*The Great Reversal: How America Gave Up on Free Markets*

That is the new book by Thomas Philippon, and perhaps the title is a bit misleading, as the book covers both regulatory barriers and natural economic forces behind higher concentration levels.  I am a big fan of Philippon’s work, but I am not so convinced by his arguments in this book.  Most of all, he is trying to argue for systematically greater monopoly power in the American economy, but he is reluctant to provide much evidence for output restriction, the sine qua non of market power.

First note that market power does not seem to be up at the level of actual market competition.  And capital’s share of income does not seem to be rising in a manner consistent with the monopoly theory, see here and here.

I agree with him about health care, and also (highly regulated) cable television and thus internet connections.  I agree with all of his suggestions for removing regulatory barriers to entry, for instance by allowing foreign airlines to serve domestic U.S. markets.  From a policy point of view, I am quite close to his perspective.

But when it comes to monopoly power too much of his evidence is circumstantial. OK, there is greater stability for market leaders in many sectors, and weak investment aggregates, but all the time antitrust suits find evidence for output restrictions — so why doesn’t this book offer more of such evidence?  Here is one passage (p.39) that caught my attention:

…we see a sharp increase in concentration in the airline industry after 2010.  That is enough to trigger our interest, but not enough to conclude that competition has weakened.  We must first check that concentration has also increased at the route level.  We find that it has.  We can further show that it came together with higher prices and higher profits.

I have only a pre-publication copy, and perhaps some of the book is missing in my edition, but I don’t see the cited evidence presented, nor is it in the airlines section starting on p.137 (which does document increasing concentration at the national level).  To consider the contrary evidence, here is an excerpt from an earlier MR post:

As for output restrictions, here is the DOT series on aggregate miles flown.  No doubt, there are problems around the time of 9/11 and also the Great Recession, with 2008-2012 being a period of slight quantity contraction.  But in 1985 there were 275,864 [million] total miles flown, in 2006 it was 588,471, and 641, 905 in 2015.  I’ll ask again: if there is so much extra monopoly, where are the output restrictions?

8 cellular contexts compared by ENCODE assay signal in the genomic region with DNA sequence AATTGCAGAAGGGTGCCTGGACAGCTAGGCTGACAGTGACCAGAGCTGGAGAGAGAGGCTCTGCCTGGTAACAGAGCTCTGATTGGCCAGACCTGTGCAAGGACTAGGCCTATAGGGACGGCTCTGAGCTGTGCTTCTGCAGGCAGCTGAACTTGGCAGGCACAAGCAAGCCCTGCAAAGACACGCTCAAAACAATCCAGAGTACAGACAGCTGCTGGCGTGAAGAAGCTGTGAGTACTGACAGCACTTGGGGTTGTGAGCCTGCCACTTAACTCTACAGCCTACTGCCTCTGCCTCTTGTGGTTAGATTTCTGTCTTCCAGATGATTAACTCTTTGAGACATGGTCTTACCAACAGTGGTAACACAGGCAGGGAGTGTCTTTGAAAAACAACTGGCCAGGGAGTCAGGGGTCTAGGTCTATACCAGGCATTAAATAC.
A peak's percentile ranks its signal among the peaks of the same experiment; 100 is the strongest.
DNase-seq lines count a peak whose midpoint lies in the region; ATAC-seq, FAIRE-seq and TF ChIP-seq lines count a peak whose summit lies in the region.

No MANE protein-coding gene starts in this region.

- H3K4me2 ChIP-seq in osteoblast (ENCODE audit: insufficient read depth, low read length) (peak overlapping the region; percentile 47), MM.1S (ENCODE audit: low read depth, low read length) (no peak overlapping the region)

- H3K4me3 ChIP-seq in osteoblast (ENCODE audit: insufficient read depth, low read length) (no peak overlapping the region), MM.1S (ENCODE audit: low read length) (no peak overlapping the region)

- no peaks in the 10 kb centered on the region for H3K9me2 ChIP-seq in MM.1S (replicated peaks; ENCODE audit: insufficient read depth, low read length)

Or look at the price index.  Overall prices are down considerably since 2008, and from about 2000 to 2016 they run from about 250 (eyeballing) to about 270, noting 1998-2010 saw a huge run-up in oil prices.

Since I wrote that post there is clearer evidence for a steady price decline since 2012 (he is claiming higher concentration since 2010), just look at the price index, which is FRED channeling BLS.  Now maybe those are the wrong numbers for some reason, but I don’t see anything in the Philipson book to counter them.  I don’t see output restriction considered at all.  I don’t see a price series presented at all.

That is only one sector, but it reflects my deeper worries about the book.  I just don’t see the evidence for output restrictions, or, in many cases I don’t see the evidence for higher prices.

The most sustained discussion of prices comes on pp.114-122, where it is shown that PPP-adjusted prices are higher in America than in Europe, and furthermore the gap is growing.  That is far too much aggregation for my tastes (“Europe”), PPP adjustments are not exactly scientific, it is not very direct evidence for market concentration being the culprit, and furthermore if I understand him correctly, the Big Mac index also has the United States becoming relatively more expensive, even though McDonald’s clearly has faced massive competition in recent years.

To be sure, if you believe in a productivity slowdown, as I do, you also have to feel that America’s economic sectors, in some counterfactual sense, could be much more dynamic, more prone to disruption, and yes more competitive.  It is a great disappointment to me that is not the case.  But that is far from the view that monopoly power is increasing in the American economy in an economically significant manner, across a wide variety of sectors (health care caveat noted, and even that is selective, as there has been a significant cost slowdown).

So I remain skeptical about the main claims in this book.

Comments

'but he is reluctant to provide much evidence for output restriction, the sina qua non of market power'

Somehow, one wonders if John Rockefeller would agree. Or Thomas Edison, for that matter. Of course, neither of them were economists.

' But that is far from the view that monopoly power is increasing in the American economy in an economically significant manner'